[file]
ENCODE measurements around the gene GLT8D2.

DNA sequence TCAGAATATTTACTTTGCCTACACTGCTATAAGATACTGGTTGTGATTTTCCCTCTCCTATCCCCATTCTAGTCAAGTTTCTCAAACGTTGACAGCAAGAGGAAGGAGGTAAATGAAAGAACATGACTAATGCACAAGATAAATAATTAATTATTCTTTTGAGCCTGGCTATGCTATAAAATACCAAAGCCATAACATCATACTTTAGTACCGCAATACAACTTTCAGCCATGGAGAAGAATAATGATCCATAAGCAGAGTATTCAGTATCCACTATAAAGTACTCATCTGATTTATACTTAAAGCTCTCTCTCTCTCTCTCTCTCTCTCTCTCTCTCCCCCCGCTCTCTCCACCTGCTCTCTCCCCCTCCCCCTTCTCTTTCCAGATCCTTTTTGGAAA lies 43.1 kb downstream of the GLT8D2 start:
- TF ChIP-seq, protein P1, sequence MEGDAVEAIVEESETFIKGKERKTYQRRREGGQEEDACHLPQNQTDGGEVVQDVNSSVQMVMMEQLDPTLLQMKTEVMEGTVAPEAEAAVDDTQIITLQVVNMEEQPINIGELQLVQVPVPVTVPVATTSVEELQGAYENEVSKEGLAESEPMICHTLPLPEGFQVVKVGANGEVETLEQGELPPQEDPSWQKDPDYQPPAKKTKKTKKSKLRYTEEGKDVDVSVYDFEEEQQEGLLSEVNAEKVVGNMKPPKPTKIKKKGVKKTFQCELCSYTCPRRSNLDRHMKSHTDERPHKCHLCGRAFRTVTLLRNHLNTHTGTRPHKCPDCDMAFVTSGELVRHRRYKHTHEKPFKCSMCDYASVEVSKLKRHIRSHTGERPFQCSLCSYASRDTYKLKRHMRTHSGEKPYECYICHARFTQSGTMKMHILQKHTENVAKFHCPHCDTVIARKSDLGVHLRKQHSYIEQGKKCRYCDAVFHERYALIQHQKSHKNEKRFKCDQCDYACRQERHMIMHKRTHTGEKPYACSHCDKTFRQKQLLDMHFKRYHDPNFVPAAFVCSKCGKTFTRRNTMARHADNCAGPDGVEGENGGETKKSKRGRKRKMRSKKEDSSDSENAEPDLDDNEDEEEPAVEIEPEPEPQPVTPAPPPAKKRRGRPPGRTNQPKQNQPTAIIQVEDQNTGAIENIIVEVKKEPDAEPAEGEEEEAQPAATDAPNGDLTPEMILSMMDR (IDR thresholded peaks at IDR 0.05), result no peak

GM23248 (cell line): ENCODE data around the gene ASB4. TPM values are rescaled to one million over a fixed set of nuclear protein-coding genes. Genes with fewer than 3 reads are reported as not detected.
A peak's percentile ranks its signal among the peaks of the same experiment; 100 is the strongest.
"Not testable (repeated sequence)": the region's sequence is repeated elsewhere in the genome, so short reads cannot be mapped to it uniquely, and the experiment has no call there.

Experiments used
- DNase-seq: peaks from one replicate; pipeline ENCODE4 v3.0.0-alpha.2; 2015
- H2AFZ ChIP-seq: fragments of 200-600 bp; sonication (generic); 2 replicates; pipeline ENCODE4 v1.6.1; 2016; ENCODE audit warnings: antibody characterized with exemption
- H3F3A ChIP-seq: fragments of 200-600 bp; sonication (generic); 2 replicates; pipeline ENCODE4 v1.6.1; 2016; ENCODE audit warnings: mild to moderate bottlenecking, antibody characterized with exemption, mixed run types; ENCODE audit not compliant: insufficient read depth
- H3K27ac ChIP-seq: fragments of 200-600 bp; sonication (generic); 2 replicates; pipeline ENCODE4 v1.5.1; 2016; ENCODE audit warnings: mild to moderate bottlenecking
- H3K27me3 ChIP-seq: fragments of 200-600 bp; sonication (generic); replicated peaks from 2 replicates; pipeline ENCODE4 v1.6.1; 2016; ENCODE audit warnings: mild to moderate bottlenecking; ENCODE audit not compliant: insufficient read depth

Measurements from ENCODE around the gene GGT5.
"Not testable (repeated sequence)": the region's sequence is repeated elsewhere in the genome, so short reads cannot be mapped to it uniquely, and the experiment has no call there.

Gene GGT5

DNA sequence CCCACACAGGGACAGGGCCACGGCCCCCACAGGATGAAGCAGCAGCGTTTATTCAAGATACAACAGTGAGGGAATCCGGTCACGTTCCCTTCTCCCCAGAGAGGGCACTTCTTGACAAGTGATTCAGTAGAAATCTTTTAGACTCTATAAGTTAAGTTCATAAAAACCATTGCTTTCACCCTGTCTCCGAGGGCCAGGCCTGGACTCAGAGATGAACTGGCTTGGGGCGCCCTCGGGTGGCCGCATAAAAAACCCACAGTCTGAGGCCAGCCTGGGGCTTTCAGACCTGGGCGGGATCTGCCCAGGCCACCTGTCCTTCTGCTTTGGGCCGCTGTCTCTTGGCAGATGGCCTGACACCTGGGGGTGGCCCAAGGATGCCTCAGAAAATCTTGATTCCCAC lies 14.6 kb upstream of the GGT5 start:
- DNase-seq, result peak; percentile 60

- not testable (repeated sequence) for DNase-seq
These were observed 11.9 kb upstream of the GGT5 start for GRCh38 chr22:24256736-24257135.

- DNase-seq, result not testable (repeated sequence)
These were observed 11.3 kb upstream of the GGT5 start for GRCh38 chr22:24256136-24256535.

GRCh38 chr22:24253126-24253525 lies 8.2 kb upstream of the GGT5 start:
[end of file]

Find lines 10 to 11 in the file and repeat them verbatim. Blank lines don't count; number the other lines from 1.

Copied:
- H3F3A ChIP-seq: fragments of 200-600 bp; sonication (generic); 2 replicates; pipeline ENCODE4 v1.6.1; 2016; ENCODE audit warnings: mild to moderate bottlenecking, antibody characterized with exemption, mixed run types; ENCODE audit not compliant: insufficient read depth
- H3K27ac ChIP-seq: fragments of 200-600 bp; sonication (generic); 2 replicates; pipeline ENCODE4 v1.5.1; 2016; ENCODE audit warnings: mild to moderate bottlenecking